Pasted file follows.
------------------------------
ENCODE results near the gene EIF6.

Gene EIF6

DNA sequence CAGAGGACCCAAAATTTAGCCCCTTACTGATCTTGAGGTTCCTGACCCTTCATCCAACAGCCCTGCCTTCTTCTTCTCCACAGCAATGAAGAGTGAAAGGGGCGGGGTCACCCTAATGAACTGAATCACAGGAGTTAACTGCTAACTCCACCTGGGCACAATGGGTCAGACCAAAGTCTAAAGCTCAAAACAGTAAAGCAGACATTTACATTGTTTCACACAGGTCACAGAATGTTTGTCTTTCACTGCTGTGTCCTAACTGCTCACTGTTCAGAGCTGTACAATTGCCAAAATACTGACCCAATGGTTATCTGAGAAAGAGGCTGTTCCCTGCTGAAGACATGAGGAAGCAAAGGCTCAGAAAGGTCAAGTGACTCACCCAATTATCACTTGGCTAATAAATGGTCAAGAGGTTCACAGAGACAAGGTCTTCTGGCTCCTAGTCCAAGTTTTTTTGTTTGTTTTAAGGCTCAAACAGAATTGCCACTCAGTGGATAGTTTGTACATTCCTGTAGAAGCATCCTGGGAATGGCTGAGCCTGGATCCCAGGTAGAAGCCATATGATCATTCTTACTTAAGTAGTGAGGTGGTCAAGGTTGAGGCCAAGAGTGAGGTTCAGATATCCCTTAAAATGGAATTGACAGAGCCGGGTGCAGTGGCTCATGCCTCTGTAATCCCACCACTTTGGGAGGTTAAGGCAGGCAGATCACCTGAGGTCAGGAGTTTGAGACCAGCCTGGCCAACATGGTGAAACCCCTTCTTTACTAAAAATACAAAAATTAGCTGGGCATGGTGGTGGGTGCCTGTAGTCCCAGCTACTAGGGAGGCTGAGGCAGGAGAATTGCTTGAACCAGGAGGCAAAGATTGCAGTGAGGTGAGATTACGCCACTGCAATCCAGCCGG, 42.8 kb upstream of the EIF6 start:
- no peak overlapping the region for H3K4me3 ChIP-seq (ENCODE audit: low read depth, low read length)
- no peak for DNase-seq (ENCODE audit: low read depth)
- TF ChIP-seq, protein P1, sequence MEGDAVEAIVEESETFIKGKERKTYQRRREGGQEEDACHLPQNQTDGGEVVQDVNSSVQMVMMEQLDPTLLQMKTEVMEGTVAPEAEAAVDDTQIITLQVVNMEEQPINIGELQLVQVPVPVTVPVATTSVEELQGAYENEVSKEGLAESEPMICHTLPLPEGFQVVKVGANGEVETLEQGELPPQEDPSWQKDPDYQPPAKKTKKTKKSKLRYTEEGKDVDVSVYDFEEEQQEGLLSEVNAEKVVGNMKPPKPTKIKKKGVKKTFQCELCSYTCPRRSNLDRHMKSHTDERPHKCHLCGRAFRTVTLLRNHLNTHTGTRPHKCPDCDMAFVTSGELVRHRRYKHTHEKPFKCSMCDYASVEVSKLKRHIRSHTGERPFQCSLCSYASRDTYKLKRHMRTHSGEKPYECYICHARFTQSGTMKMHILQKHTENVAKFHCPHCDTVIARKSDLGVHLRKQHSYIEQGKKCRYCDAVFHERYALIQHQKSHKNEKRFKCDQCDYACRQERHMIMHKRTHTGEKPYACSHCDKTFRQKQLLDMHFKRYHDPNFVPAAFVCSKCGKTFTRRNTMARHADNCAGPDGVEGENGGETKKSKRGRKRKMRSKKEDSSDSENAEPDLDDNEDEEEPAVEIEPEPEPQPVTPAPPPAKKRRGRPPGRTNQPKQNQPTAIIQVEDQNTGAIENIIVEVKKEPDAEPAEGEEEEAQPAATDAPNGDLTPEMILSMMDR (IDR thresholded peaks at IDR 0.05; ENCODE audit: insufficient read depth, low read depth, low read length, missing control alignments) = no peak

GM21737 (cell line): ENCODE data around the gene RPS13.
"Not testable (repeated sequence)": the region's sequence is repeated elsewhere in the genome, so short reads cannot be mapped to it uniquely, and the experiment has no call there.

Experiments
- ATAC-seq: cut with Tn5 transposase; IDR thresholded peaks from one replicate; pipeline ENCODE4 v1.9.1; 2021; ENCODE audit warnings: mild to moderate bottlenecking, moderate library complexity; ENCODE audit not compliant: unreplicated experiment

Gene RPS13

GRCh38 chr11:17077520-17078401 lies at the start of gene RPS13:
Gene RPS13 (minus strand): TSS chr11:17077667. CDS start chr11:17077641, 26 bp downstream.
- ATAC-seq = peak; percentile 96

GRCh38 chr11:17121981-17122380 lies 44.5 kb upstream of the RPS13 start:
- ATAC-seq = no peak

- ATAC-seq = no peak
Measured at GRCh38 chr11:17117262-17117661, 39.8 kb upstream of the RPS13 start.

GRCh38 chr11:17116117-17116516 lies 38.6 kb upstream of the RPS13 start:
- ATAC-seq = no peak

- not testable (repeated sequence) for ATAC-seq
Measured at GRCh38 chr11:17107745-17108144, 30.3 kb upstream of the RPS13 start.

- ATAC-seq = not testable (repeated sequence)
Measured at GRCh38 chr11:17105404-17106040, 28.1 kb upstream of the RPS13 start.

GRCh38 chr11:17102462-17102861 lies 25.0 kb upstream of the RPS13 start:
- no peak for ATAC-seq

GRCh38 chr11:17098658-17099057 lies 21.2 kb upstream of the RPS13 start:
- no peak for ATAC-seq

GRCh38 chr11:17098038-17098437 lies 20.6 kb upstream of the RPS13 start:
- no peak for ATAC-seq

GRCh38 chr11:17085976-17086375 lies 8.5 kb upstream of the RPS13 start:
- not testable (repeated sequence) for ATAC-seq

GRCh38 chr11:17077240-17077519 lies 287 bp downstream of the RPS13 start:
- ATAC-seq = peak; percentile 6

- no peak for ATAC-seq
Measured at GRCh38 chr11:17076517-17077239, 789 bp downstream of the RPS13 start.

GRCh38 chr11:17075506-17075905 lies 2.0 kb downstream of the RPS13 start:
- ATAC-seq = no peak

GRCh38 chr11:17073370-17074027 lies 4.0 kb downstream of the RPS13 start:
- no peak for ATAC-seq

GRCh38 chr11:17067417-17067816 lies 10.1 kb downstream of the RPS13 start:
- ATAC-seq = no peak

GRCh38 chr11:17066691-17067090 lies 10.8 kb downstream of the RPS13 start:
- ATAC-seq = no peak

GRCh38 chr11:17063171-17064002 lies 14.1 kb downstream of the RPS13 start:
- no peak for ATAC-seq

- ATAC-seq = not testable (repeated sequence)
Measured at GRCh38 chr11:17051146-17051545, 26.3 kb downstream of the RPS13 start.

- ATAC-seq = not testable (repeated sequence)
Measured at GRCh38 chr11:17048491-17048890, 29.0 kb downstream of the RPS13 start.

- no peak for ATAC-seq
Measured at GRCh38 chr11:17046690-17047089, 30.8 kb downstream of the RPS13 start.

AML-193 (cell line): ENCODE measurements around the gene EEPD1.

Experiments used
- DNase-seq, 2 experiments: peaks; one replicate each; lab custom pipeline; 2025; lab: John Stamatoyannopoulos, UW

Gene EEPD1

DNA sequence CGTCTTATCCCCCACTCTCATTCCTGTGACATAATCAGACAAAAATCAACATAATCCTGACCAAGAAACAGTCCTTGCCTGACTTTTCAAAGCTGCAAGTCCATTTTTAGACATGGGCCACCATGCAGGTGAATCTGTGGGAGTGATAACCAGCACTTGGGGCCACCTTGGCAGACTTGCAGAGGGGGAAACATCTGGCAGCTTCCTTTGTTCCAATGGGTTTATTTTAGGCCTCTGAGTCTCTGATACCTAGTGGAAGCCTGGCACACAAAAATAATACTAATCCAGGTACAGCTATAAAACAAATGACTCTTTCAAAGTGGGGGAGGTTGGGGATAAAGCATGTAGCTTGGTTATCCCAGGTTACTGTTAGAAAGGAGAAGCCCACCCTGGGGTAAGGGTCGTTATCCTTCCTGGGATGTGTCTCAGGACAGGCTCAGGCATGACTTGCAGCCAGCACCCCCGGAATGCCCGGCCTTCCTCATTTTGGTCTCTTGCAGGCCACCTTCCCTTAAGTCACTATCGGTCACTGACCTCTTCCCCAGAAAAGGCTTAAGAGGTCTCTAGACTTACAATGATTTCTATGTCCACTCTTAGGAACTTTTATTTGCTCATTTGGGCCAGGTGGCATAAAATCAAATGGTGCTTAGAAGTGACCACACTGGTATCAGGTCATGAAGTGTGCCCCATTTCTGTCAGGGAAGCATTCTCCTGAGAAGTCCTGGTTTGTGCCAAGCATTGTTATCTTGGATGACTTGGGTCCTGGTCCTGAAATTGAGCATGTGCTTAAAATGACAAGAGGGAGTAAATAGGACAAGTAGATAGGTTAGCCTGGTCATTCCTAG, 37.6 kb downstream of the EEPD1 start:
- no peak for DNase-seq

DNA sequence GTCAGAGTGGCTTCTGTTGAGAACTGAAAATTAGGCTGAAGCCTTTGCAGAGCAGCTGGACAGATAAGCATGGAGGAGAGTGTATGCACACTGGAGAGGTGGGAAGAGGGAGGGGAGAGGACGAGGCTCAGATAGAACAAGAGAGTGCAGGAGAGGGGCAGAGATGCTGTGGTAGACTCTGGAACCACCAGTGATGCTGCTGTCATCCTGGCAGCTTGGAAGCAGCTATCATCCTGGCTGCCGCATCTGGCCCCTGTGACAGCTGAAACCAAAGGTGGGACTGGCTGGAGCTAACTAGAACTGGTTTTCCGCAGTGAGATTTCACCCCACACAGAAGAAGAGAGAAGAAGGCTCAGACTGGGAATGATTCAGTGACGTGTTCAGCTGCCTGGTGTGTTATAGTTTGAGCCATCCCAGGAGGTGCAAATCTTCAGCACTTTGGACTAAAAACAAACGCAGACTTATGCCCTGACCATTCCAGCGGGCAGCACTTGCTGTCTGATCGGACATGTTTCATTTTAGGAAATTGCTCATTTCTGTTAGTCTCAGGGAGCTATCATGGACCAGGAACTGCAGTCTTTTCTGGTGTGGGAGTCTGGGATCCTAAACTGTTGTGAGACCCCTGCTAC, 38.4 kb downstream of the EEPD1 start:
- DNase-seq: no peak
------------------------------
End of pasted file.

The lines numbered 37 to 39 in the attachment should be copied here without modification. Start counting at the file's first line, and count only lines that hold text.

GRCh38 chr11:17075506-17075905 lies 2.0 kb downstream of the RPS13 start:
- ATAC-seq = no peak

GRCh38 chr11:17073370-17074027 lies 4.0 kb downstream of the RPS13 start: